I once worked on an account that asked us to run DR-focused banners on ultra-elite pubs -- sites with CPMs $30 or more. We explained that this was unlikely to deliver great DR metrics, but the client persisted. The idea was to enhance the brand image of the service while also delivering some sales. And besides, how do we know it wouldn't work? When the first performance reports came in, it quickly became apparent that more efficient audience-based buys were far more effective and that brand goals -- which weren't even being measured -- weren't serious considerations for the client. They were wants not needs.
The resulting scramble to refocus dollars proved that old adage, "It's not a DR campaign until the first reports come in."
Lesson for clients: For best results, communicate bona fide objectives. Tell us what really matters.
Lesson for agencies: Be strident in alerting clients to bad direction. We are ultimately paid for our expertise, not our agreeable natures.

Scary story 4

Six months of Mars-Venus relationships for want of three Southwest ticketsAn old friend tells me that her agency has had a client for six months and has never met anyone from the day-to-day team face to face.
The client expects to do about $800,000 a year in creative business, and place more than $10 million on banners through Christmas. The account is very low margin for the agency owing to a tough round with procurement, but it keeps a bunch of designers and planners working and gives the shop a modicum of prestige.
My friend is convinced that the work could be much stronger if the agency team felt more ownership and had a better understanding of the business:
Our people would be more energized and do better work if they actually knew the people they present to on conference calls. Issues and problems arise because the people on both sides are disembodied voices to one another.
This client refuses to pay for three airline tickets to send the account person, the creative director, and the lead designer to the home office. They feel it is an unnecessary expense.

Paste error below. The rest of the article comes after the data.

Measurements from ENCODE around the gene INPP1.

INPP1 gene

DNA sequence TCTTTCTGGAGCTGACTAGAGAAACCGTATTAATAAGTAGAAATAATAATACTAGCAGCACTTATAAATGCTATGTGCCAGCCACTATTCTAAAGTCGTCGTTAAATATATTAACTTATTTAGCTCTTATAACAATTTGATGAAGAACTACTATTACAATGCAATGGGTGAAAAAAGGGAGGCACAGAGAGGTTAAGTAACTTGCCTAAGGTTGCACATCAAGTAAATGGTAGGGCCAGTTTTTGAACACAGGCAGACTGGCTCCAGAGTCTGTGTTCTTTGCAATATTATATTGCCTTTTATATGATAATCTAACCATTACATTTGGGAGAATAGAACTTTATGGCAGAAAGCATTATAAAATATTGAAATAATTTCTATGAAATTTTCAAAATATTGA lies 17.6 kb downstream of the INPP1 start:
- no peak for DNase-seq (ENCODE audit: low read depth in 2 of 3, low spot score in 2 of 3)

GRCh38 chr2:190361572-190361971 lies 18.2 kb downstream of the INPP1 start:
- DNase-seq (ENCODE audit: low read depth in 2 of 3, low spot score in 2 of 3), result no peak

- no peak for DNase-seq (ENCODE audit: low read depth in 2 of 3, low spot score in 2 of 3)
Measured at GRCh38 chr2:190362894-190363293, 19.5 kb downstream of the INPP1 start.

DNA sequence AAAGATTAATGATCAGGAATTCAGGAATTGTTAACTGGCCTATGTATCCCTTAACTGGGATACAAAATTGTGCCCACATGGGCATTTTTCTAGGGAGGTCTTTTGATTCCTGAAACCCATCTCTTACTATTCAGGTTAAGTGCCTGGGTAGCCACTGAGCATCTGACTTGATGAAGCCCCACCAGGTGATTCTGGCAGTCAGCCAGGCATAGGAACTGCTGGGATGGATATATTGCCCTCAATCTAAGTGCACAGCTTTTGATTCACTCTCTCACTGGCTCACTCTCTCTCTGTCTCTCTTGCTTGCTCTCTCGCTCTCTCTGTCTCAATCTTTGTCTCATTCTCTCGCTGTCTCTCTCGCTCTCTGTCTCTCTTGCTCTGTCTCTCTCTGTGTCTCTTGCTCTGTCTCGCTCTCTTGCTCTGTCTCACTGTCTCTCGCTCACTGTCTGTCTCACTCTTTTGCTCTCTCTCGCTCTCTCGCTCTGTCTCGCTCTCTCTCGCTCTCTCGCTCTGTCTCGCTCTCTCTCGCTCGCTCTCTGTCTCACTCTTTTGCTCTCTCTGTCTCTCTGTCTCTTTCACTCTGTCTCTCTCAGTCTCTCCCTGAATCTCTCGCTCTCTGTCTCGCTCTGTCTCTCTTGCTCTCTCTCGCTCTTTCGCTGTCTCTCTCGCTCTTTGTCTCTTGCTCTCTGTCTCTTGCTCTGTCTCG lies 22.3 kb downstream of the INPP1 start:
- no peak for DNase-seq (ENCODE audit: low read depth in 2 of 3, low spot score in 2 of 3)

The agency and client towns are served by Southwest. I just checked, and the supersaver fare is $59.
I pointed this out to my friend and asked, "Why doesn't the agency just pay?" The response:
Well, the contract indicates that the client pays for travel. So you may find it penny wise and pound foolish for the agency not to spring for the tickets. But there is a principle at stake. And when you start making exceptions to procurement-driven contracts, the slope gets awfully slick awfully fast.
Hmm. Would a site visit improve the work? It certainly seems worth three $59 tickets plus cab fare to find out.
Lesson for clients: Find a way to get face to face with the agency, especially at the outset of a relationship. It doesn't cost very much relative to the amount you are probably spending through the agency, and I promise you it will mean better work.
Lesson for agencies: See lesson for clients. And if the terms of a contract are so onerous that you can't afford a couple of Southwest tickets, don't take the contract.

Scary story 5

The "huddle" and bad feedbackI once had a remarkably overstaffed client that involved a CMO, SVP of marketing, three VPs, five brand managers, and four assistant brand managers in every creative meeting. Yep, it was a CPG company.
Having lots of decision makers is not an unexpected part of the territory. What generally isn't is "the huddle," where agency people are ejected from the meeting to allow the client team to privately debate and discuss the campaign. Ostensibly the huddle is to enable the less-experienced assistant brand managers to speak more freely. I get the idea (though I would point out that in 25 years I have never worked with an assistant brand manager who was afraid to share an opinion). The huddle is also said to ensure that the agency gets one unified set of direction. That is appreciated -- but the act of kicking the agency out puts distance between the teams.
While I personally find the huddle off-putting, I understand the desire to talk privately for a short period. What wasn't reasonable was being made to stand in a hallway for an hour or more while the client team members debated the executions.
The most prolonged huddle was more than three hours. The executions under discussion were Flash banners -- DR banners.
What could they possibly have been talking about for three hours?
Lesson for clients: If you want your agency to act in your interests as part of the team, involve its team in discussions. Oh, and contemplating every word in a banner for 17 minutes apiece is a tad excessive.
Lesson for agencies: If something in the client's process is counterproductive, have the courage to tell them and explain why. We bitched about it amongst ourselves but didn't explain why it was a problem.
Advertising is a service business, and agencies need to adapt to clients. And it would be wrong to look at the stories above and conclude that the clients always sucked. Certainly in the case of the company that had no intention of paying for services, that was the case.
But to look at all those stories and say it's the clients fault is destructive behavior.
We all need to be masters of our own destinies, and the desire for short-term harmony shouldn't outweigh the airing of genuine concerns. It isn't always the client's fault any more than it is always the agency's.
Our role as individual participants in this process is to do what's right, not what's easy.
And of course, never, ever, ever forego running a credit check.
Thanks to iMediaConnection for running this first.